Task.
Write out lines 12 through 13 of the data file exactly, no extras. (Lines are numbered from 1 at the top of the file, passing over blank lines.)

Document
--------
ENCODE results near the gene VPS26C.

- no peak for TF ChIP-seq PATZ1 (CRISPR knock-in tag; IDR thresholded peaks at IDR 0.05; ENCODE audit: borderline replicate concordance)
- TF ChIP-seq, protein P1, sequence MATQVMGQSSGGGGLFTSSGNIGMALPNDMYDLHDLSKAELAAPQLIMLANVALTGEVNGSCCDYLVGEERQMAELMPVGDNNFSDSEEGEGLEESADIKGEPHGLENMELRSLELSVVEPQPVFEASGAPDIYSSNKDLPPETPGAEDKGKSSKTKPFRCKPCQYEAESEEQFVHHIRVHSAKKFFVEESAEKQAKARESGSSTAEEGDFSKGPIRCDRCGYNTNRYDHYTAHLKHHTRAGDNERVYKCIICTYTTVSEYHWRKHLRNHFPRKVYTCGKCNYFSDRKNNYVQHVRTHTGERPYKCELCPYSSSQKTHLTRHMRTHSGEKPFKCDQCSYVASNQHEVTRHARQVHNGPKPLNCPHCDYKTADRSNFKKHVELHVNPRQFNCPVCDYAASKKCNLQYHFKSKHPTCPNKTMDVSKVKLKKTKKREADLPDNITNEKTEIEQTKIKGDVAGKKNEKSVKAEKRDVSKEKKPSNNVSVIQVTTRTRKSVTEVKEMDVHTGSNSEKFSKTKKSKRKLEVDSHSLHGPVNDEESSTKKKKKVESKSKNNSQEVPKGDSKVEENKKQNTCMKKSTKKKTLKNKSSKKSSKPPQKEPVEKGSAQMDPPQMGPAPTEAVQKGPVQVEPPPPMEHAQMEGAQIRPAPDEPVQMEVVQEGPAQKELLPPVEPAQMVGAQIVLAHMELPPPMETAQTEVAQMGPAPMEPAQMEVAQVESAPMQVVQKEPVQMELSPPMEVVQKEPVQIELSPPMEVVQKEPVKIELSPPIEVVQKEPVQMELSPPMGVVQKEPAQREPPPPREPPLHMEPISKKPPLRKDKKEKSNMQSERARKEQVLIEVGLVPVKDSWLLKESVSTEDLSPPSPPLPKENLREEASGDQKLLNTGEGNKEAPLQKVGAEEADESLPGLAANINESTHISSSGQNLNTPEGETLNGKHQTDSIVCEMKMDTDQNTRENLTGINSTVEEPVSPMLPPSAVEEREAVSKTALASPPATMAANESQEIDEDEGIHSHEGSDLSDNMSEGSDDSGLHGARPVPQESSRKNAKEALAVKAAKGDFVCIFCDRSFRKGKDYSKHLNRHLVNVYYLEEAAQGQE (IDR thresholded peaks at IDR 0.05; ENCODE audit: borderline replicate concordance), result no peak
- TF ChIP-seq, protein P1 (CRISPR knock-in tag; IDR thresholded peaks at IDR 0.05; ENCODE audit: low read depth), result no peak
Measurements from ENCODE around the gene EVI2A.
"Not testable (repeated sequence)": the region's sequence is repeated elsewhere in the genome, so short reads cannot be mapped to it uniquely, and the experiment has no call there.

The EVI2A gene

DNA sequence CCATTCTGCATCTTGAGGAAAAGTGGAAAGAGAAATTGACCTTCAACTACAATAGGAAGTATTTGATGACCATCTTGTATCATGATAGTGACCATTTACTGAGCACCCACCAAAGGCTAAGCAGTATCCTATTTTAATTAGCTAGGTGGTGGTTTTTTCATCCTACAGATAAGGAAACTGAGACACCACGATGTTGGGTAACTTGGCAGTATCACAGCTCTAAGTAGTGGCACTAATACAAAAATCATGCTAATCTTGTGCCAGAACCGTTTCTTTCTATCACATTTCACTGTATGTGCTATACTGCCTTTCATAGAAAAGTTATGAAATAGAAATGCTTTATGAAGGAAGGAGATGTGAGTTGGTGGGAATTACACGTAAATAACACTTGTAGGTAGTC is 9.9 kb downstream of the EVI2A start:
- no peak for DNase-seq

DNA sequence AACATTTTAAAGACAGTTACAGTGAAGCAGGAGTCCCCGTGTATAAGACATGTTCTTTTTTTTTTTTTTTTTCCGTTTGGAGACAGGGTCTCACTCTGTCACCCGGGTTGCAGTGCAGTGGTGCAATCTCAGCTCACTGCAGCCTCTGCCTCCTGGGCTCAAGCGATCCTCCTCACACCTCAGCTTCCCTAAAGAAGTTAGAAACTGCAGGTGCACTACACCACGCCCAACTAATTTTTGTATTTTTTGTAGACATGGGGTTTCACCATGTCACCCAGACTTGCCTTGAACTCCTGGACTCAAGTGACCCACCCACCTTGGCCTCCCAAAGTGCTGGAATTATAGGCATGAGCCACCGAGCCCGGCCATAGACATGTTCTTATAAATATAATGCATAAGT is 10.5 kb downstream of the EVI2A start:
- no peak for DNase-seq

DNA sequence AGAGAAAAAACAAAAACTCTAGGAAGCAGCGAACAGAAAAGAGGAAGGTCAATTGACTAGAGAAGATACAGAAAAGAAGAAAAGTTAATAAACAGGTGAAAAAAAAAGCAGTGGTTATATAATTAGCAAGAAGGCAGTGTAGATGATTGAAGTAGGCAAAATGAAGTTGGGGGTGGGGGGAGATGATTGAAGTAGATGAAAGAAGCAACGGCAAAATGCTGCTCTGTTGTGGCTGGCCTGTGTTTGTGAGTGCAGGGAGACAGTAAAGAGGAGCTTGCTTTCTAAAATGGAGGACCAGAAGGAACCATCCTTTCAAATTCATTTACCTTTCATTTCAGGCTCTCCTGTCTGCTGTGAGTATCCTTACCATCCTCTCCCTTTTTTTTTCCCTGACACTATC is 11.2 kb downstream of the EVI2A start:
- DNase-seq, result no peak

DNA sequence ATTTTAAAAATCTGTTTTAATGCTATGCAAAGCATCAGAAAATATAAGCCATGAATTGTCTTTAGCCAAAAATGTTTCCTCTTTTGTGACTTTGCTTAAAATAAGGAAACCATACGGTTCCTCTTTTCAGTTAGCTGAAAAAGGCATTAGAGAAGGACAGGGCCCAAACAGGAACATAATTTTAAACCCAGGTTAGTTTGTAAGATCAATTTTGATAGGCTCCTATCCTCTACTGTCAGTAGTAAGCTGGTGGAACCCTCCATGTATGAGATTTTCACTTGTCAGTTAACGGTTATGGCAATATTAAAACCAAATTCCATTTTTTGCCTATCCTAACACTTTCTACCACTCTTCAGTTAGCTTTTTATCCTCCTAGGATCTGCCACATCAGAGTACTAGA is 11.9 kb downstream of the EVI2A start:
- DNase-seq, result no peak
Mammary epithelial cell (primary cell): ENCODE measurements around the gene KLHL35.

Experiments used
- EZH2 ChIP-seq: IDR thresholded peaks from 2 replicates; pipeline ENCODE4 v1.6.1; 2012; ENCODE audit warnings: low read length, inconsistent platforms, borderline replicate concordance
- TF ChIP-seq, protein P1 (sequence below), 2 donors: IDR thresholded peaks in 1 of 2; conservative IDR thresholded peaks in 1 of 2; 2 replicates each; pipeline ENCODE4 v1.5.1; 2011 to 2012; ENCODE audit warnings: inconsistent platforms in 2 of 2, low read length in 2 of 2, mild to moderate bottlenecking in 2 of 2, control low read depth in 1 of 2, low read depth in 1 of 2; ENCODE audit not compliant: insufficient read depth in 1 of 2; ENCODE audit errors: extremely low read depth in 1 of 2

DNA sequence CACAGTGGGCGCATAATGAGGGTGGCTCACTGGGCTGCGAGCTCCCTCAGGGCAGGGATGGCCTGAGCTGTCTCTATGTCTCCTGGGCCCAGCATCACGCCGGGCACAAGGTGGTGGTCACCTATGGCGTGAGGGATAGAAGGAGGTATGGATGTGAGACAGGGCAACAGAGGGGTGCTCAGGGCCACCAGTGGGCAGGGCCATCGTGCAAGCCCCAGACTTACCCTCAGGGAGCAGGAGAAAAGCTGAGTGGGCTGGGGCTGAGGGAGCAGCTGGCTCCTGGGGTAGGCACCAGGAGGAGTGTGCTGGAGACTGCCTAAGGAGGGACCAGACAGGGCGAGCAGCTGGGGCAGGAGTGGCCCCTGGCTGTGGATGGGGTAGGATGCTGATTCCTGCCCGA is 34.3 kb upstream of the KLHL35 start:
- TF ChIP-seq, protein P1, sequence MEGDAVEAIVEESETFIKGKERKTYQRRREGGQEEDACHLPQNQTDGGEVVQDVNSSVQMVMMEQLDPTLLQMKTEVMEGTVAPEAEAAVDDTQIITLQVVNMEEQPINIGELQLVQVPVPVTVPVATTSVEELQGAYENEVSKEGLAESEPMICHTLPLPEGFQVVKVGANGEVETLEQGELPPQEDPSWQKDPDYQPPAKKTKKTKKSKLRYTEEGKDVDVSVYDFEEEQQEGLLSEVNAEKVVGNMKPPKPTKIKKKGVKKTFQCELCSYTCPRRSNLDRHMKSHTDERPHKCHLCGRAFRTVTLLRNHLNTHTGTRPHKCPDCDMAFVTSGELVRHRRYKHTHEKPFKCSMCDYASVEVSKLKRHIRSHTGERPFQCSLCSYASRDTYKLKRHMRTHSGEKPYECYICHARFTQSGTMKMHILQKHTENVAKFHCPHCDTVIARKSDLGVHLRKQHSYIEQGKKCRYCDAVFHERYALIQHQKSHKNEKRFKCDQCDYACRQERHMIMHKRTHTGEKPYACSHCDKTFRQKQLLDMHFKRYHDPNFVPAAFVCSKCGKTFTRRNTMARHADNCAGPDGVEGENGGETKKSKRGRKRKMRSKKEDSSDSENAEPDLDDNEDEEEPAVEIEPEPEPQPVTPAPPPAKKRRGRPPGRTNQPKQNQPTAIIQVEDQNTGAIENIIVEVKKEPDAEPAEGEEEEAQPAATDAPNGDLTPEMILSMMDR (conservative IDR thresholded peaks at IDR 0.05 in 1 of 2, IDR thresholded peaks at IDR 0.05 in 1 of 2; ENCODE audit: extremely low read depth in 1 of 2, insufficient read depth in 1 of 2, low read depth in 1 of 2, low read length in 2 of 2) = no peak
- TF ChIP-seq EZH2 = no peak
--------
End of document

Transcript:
DNA sequence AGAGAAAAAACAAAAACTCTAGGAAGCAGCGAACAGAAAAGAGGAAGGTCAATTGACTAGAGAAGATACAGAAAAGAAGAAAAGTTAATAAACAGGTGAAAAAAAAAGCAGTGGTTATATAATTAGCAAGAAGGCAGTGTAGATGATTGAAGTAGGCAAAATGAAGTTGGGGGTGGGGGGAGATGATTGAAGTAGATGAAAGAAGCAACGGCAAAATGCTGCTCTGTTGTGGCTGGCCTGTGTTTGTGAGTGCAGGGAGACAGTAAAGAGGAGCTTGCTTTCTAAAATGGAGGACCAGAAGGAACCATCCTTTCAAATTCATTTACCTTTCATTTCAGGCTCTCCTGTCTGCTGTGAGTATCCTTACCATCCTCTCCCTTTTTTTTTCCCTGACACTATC is 11.2 kb downstream of the EVI2A start:
- DNase-seq, result no peak